October marks Breast Cancer Awareness month and once again, Member of the Senedd for Delyn, Hannah Blythyn, has worn pink in support of the Breast Cancer Now campaign.
Earlier this year all forms of cancer screening were paused by Public Health Wales due to the ongoing coronavirus pandemic, to prevent further spread of the virus. Concerns are now being raised that over 300 women who will have missed their screening appointments, may be living with undiagnosed breast cancer.
Speaking on the campaign, Ms Blythyn said:
“Raising awareness on this issue is both a personal and political priority for me. Many people know that my Mum Laraine, who lives in Connah’s Quay, was diagnosed with breast cancer a number of years ago and we will forever be grateful for both the screening programme that spotted it and the care and treatment she received.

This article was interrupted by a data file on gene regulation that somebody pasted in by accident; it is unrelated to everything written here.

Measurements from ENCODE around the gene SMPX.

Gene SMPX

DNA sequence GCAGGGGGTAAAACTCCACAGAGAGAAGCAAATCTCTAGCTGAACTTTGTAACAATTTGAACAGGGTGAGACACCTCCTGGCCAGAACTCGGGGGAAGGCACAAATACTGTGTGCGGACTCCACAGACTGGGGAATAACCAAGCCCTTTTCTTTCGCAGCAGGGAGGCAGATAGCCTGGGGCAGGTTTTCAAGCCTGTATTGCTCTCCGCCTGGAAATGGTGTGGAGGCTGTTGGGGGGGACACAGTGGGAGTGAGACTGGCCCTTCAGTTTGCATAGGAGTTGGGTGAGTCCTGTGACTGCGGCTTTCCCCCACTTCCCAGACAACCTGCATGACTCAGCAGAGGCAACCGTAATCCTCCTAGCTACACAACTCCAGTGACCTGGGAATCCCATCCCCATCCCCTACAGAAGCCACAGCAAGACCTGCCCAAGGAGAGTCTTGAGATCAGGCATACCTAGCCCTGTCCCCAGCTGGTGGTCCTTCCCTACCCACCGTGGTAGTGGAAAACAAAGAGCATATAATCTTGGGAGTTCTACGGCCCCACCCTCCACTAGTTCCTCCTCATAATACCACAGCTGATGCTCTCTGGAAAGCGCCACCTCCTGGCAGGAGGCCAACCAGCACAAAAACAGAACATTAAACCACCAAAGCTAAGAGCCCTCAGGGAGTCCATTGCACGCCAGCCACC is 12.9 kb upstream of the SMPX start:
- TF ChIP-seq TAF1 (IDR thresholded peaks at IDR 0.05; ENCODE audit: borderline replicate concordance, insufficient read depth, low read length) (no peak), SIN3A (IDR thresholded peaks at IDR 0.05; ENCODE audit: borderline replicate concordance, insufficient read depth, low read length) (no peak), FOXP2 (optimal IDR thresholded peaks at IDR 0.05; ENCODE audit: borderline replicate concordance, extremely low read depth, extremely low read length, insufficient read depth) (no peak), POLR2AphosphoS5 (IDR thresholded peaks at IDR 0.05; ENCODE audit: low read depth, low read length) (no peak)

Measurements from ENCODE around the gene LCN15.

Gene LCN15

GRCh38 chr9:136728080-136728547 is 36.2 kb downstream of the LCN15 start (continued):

I want to use my platform to raise awareness of breast cancer and encourage all the women out there, to not just know your own body, but to seek help if you have concerns.
There are people out there to help and support you.”
Wear it Pink! which first started in 2002 has raised over £35 million to provide support for those diagnosed with breast cancer and their families, as well as encouraging awareness of the condition.
The campaign encourages people to get involved by adding a little pink to their outfit and donating to support the work of Breast Cancer Now, who also support research and innovation. Although many aspects of life are different this year, the campaign is urging people to get involved once again, with the message “we know that breast cancer doesn’t stop for anything”.
Back in June, the Delyn MS publicly encouraged constituents to take up screening appointments and have their health checks, as soon as possible. She highlighted how health services had adapted to shield patients from the coronavirus as much as possible, but also the importance of cancer screening.
Betsi Cadwaladr UHB, like other health boards, have adapted the way they are working to ensure the safety of patients and staff, whilst they restart essential services such as cancer screening.